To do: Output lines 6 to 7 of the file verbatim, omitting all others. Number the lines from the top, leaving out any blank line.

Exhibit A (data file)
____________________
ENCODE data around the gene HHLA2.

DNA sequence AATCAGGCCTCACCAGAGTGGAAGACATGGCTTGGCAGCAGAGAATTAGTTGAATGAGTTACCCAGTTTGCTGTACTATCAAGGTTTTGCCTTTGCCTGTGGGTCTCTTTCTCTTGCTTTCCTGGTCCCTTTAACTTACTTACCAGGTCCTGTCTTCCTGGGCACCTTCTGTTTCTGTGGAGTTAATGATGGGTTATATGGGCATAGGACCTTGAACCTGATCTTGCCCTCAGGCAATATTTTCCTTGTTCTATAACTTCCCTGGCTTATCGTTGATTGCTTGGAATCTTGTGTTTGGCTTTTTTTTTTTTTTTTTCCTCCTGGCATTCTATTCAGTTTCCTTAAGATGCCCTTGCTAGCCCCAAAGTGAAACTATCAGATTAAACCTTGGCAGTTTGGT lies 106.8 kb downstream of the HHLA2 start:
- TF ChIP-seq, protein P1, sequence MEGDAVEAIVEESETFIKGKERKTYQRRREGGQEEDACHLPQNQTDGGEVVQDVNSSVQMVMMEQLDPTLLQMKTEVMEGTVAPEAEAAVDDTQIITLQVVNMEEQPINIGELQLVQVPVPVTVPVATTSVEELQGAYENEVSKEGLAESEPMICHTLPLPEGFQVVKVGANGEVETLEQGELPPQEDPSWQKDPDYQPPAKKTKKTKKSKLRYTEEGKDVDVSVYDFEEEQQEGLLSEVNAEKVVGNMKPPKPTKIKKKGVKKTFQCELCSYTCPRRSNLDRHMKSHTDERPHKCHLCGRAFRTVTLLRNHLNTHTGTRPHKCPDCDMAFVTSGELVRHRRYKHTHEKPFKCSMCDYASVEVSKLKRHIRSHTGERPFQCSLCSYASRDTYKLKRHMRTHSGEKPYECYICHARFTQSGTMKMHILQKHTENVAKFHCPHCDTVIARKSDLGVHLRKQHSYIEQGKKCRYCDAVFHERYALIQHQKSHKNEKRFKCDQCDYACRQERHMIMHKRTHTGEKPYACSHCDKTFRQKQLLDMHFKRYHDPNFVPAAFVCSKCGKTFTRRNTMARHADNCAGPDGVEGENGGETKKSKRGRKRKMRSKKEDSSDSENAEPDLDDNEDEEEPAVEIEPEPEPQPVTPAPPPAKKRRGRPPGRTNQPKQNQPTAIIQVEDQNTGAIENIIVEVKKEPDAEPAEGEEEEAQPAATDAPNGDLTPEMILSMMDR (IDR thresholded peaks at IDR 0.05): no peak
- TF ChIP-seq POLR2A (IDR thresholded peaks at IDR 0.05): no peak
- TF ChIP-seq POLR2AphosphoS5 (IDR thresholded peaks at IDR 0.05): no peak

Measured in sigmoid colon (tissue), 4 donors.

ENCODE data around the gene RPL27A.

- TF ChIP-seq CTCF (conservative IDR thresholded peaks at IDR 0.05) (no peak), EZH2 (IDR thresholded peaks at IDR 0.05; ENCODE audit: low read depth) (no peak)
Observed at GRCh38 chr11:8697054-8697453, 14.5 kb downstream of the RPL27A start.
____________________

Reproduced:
Measured in sigmoid colon (tissue), 4 donors.

ENCODE data around the gene RPL27A.